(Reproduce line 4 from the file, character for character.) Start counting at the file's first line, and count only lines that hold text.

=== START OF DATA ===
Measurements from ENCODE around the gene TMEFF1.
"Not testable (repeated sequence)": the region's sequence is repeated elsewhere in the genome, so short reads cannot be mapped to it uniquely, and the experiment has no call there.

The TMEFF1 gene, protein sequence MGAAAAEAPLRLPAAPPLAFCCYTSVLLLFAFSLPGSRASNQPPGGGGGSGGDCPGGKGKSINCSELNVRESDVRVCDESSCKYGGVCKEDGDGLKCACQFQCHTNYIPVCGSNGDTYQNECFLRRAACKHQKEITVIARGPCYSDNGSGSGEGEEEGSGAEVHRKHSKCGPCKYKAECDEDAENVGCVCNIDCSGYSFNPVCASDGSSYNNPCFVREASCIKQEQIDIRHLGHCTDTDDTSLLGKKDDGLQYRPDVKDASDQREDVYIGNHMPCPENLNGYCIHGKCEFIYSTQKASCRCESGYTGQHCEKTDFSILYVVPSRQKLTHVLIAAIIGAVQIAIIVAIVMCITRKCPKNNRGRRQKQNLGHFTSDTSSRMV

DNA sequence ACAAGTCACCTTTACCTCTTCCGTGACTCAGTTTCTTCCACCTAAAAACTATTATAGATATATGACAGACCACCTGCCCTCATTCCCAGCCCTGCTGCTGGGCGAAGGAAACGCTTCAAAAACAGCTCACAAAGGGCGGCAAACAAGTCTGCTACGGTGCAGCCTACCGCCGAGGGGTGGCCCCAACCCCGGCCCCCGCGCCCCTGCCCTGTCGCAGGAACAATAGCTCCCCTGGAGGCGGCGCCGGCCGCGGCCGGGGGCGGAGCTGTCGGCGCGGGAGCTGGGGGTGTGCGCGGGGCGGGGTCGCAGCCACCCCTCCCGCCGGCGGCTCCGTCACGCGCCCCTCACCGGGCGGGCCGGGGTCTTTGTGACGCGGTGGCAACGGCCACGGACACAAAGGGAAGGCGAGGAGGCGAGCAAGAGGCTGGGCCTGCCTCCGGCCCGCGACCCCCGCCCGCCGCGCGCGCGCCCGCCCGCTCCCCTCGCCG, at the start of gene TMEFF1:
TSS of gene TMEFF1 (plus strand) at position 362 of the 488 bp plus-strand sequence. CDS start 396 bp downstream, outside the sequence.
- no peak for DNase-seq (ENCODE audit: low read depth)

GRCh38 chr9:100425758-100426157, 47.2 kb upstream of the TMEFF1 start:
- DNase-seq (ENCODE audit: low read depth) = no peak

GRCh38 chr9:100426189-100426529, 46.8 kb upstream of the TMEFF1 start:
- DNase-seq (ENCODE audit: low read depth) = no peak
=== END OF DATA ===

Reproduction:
DNA sequence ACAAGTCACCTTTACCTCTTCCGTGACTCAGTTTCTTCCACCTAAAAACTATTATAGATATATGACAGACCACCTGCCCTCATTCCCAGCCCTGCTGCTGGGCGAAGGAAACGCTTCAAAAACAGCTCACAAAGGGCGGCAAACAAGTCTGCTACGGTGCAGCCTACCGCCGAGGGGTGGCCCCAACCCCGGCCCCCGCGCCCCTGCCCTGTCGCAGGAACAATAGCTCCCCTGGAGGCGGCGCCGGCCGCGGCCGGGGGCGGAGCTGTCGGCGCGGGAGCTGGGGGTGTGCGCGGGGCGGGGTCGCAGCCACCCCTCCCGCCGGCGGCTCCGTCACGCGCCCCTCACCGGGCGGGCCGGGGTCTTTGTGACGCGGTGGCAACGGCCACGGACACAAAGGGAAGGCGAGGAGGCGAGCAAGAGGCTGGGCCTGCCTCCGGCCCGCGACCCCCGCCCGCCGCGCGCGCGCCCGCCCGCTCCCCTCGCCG, at the start of gene TMEFF1: